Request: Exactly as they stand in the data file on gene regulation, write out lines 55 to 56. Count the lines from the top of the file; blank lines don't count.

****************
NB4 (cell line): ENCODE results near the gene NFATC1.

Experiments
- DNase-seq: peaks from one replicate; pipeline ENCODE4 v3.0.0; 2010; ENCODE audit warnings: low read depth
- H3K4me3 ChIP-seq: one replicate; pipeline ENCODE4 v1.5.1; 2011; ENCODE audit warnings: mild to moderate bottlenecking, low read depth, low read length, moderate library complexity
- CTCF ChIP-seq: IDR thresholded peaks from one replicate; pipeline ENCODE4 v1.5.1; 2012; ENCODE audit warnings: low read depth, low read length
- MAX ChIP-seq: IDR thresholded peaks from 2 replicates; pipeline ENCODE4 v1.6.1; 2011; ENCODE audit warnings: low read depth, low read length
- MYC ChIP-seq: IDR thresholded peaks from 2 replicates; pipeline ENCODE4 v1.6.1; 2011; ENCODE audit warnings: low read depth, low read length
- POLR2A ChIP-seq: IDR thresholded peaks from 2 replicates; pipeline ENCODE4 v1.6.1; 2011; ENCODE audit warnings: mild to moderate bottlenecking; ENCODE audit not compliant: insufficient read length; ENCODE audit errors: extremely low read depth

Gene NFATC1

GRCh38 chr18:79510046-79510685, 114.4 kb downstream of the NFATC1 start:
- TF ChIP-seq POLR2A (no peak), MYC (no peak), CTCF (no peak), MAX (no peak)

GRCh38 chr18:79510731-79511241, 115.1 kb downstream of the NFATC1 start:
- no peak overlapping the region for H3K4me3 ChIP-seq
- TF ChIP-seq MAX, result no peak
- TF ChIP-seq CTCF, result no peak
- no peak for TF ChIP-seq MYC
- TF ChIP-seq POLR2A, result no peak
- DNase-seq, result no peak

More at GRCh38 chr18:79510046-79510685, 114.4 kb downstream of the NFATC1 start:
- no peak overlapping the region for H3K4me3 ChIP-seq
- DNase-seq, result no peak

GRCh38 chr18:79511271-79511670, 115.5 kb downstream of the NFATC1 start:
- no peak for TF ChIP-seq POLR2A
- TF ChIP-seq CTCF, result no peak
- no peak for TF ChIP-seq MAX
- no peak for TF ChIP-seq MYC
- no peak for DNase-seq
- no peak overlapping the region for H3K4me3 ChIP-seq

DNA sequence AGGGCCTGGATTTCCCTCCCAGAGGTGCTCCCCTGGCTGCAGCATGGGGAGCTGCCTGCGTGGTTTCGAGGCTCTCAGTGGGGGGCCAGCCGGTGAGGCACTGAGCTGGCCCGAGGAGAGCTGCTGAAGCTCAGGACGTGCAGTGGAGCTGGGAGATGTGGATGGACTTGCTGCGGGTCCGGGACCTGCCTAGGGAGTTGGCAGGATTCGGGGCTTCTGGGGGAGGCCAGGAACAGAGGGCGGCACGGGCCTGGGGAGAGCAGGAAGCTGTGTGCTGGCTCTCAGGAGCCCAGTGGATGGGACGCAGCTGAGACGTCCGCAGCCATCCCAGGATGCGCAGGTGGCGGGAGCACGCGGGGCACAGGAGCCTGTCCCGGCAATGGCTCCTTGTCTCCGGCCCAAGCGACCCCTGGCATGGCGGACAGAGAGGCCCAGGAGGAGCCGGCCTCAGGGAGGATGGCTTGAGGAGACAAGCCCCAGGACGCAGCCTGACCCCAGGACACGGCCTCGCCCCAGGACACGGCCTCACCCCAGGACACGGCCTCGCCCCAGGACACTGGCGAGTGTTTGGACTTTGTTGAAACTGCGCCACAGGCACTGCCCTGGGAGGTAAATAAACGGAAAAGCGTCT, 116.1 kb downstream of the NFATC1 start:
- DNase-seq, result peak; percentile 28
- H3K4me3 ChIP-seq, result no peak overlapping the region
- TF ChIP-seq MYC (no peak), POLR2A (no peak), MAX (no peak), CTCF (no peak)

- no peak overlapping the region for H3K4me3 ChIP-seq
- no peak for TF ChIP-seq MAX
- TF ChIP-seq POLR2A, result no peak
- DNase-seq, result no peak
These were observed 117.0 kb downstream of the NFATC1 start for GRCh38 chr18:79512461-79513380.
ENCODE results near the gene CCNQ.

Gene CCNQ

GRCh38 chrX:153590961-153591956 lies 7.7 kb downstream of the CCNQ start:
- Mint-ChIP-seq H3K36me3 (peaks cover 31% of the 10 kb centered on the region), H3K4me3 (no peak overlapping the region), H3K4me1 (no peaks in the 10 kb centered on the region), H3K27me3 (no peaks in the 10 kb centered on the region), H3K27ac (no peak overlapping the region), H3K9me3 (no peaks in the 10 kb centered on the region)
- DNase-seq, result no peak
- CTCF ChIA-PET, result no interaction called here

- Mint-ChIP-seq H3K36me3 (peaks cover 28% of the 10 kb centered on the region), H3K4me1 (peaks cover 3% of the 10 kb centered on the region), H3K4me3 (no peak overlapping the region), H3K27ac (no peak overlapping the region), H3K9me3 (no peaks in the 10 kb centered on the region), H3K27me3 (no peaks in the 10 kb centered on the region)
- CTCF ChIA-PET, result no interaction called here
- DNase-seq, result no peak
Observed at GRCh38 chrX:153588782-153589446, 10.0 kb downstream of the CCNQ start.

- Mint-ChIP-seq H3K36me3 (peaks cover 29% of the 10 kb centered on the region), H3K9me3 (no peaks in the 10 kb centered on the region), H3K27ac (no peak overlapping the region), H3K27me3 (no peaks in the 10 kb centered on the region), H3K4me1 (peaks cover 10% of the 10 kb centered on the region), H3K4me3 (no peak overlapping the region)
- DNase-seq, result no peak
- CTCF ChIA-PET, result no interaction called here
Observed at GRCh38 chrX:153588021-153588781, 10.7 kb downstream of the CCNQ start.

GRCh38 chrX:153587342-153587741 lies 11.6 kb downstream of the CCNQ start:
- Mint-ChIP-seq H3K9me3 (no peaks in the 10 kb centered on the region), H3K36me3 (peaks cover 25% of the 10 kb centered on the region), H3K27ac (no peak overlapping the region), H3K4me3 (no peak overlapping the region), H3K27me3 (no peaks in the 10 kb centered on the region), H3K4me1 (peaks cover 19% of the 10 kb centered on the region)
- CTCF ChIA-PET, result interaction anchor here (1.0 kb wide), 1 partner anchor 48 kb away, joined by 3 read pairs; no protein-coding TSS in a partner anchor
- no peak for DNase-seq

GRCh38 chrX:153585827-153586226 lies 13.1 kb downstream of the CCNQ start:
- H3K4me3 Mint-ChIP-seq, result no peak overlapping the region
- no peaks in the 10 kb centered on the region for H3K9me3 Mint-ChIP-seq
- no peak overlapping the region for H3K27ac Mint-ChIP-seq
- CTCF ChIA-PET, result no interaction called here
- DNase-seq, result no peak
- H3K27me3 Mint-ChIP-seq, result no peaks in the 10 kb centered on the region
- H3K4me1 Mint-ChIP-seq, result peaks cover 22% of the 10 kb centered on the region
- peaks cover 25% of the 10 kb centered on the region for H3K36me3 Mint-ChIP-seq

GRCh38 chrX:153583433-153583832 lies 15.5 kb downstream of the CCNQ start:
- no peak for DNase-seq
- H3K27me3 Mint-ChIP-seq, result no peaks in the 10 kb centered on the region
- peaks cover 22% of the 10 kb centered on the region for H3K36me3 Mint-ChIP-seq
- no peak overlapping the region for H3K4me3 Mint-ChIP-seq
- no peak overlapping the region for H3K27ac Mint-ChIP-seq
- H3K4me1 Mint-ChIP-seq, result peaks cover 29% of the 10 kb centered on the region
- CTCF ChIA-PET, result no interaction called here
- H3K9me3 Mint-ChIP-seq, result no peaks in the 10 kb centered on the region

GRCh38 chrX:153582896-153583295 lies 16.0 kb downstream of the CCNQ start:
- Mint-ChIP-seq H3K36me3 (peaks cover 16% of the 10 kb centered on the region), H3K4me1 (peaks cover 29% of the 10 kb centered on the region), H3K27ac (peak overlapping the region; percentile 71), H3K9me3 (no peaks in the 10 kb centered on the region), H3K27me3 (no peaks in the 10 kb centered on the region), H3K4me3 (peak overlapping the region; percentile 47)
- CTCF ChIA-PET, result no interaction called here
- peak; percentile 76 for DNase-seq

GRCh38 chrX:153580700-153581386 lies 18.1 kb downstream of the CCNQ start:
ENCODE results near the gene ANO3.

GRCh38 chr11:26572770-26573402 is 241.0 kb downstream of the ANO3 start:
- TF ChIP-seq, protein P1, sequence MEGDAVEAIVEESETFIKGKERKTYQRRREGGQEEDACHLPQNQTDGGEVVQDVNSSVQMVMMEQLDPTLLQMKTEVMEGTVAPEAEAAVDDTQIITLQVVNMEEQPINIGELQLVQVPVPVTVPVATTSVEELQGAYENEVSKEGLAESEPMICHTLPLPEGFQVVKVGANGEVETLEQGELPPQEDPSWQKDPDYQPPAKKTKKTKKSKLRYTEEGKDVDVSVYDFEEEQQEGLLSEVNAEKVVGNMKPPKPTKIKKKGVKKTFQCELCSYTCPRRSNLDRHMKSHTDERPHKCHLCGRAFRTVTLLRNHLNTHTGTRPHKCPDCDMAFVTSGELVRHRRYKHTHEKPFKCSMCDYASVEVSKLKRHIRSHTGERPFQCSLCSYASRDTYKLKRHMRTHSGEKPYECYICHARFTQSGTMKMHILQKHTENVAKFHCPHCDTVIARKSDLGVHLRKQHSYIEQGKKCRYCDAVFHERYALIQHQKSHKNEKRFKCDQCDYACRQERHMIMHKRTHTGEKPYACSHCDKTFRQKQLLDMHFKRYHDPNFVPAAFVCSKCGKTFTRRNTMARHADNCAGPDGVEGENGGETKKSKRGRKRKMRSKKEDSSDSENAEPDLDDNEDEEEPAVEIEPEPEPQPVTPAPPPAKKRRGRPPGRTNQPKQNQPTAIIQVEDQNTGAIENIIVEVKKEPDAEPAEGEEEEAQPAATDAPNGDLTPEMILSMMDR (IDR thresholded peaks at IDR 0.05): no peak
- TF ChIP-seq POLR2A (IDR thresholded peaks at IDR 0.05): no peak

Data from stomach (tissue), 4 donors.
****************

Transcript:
- no peak for DNase-seq

GRCh38 chrX:153585827-153586226 lies 13.1 kb downstream of the CCNQ start: